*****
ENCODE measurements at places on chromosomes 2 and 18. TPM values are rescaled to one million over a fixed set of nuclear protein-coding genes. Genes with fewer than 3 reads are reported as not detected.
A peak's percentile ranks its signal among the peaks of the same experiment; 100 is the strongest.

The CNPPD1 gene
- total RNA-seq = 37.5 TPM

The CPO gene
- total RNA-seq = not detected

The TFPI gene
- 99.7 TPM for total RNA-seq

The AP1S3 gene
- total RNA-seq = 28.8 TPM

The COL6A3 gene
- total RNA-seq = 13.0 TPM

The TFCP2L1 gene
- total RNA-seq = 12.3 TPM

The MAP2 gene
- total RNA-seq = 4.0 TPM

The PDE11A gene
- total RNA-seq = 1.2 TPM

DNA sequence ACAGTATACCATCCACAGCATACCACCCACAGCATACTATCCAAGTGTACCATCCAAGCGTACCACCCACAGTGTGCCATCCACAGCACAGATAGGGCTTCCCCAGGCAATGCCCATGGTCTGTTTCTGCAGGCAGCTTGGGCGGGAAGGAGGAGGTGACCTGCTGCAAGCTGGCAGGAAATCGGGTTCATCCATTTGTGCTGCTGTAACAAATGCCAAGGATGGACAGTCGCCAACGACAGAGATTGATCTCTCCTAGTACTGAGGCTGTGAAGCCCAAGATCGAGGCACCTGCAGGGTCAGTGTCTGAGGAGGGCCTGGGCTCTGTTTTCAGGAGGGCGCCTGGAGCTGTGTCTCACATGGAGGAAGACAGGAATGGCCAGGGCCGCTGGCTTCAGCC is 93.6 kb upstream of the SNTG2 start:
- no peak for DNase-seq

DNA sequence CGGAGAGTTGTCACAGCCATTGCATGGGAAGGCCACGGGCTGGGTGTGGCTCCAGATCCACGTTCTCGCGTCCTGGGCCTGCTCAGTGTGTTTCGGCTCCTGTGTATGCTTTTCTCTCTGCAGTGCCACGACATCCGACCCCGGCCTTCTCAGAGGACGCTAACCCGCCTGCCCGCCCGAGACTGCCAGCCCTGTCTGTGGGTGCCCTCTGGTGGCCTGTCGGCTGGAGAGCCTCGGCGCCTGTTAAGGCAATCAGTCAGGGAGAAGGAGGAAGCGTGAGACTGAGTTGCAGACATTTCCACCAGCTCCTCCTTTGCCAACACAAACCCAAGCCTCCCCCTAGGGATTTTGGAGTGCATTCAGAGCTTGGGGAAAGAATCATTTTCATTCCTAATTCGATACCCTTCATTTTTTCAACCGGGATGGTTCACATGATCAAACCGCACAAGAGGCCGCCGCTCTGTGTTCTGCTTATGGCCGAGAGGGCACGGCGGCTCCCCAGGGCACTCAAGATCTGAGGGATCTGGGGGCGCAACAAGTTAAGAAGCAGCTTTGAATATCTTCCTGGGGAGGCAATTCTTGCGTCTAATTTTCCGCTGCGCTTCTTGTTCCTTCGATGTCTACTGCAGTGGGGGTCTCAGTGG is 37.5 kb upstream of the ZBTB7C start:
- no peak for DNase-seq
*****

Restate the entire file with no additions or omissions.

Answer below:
ENCODE measurements at places on chromosomes 2 and 18. TPM values are rescaled to one million over a fixed set of nuclear protein-coding genes. Genes with fewer than 3 reads are reported as not detected.
A peak's percentile ranks its signal among the peaks of the same experiment; 100 is the strongest.

The CNPPD1 gene
- total RNA-seq = 37.5 TPM

The CPO gene
- total RNA-seq = not detected

The TFPI gene
- 99.7 TPM for total RNA-seq

The AP1S3 gene
- total RNA-seq = 28.8 TPM

The COL6A3 gene
- total RNA-seq = 13.0 TPM

The TFCP2L1 gene
- total RNA-seq = 12.3 TPM

The MAP2 gene
- total RNA-seq = 4.0 TPM

The PDE11A gene
- total RNA-seq = 1.2 TPM

DNA sequence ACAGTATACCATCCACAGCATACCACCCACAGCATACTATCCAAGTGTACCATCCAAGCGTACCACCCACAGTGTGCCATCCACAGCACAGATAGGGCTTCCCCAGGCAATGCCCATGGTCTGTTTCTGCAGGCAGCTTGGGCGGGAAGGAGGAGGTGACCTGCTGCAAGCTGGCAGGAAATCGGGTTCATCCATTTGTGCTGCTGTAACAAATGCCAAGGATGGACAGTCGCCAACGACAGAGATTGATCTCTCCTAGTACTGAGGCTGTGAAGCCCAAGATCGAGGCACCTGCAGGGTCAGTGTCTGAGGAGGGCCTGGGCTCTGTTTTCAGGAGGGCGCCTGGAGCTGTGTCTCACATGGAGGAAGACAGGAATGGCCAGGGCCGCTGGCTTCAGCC is 93.6 kb upstream of the SNTG2 start:
- no peak for DNase-seq

DNA sequence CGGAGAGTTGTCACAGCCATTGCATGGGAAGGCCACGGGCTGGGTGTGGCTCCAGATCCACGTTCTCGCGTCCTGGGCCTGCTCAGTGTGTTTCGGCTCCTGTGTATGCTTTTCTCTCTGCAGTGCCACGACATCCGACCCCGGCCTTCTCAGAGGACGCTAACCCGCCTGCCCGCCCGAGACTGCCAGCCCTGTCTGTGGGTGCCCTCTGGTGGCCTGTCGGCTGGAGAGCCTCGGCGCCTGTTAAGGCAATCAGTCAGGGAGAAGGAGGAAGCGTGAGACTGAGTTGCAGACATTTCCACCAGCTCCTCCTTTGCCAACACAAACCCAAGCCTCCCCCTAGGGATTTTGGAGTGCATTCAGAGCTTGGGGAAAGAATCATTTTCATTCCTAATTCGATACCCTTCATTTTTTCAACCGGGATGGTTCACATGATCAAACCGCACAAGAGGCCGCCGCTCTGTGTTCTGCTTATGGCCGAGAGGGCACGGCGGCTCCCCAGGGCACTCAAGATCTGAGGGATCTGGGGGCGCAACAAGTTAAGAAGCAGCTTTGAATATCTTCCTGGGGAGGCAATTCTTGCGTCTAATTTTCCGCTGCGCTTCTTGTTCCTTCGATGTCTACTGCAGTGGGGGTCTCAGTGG is 37.5 kb upstream of the ZBTB7C start:
- no peak for DNase-seq